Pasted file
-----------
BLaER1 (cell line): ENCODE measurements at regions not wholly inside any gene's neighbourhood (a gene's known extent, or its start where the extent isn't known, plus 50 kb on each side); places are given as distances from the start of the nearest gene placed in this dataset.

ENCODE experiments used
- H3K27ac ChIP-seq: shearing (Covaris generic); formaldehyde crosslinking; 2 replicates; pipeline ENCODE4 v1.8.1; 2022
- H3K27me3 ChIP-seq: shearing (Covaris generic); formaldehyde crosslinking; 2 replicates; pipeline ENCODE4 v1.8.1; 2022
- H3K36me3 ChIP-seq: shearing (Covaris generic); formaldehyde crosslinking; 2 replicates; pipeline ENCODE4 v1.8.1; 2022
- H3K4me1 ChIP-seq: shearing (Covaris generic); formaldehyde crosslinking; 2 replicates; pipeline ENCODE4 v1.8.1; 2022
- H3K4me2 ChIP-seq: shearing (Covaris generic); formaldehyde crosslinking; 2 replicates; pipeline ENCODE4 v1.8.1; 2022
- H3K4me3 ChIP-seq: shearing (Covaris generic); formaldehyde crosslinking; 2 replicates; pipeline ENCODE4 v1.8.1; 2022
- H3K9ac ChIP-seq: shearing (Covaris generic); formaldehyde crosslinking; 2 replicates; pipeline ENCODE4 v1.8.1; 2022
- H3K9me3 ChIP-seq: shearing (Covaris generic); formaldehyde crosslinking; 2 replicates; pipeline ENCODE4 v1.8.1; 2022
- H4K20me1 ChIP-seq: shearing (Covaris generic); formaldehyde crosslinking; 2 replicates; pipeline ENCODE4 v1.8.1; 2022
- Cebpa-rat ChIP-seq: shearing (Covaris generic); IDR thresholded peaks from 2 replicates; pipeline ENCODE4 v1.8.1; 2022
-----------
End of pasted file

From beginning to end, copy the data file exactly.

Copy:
BLaER1 (cell line): ENCODE measurements at regions not wholly inside any gene's neighbourhood (a gene's known extent, or its start where the extent isn't known, plus 50 kb on each side); places are given as distances from the start of the nearest gene placed in this dataset.

ENCODE experiments used
- H3K27ac ChIP-seq: shearing (Covaris generic); formaldehyde crosslinking; 2 replicates; pipeline ENCODE4 v1.8.1; 2022
- H3K27me3 ChIP-seq: shearing (Covaris generic); formaldehyde crosslinking; 2 replicates; pipeline ENCODE4 v1.8.1; 2022
- H3K36me3 ChIP-seq: shearing (Covaris generic); formaldehyde crosslinking; 2 replicates; pipeline ENCODE4 v1.8.1; 2022
- H3K4me1 ChIP-seq: shearing (Covaris generic); formaldehyde crosslinking; 2 replicates; pipeline ENCODE4 v1.8.1; 2022
- H3K4me2 ChIP-seq: shearing (Covaris generic); formaldehyde crosslinking; 2 replicates; pipeline ENCODE4 v1.8.1; 2022
- H3K4me3 ChIP-seq: shearing (Covaris generic); formaldehyde crosslinking; 2 replicates; pipeline ENCODE4 v1.8.1; 2022
- H3K9ac ChIP-seq: shearing (Covaris generic); formaldehyde crosslinking; 2 replicates; pipeline ENCODE4 v1.8.1; 2022
- H3K9me3 ChIP-seq: shearing (Covaris generic); formaldehyde crosslinking; 2 replicates; pipeline ENCODE4 v1.8.1; 2022
- H4K20me1 ChIP-seq: shearing (Covaris generic); formaldehyde crosslinking; 2 replicates; pipeline ENCODE4 v1.8.1; 2022
- Cebpa-rat ChIP-seq: shearing (Covaris generic); IDR thresholded peaks from 2 replicates; pipeline ENCODE4 v1.8.1; 2022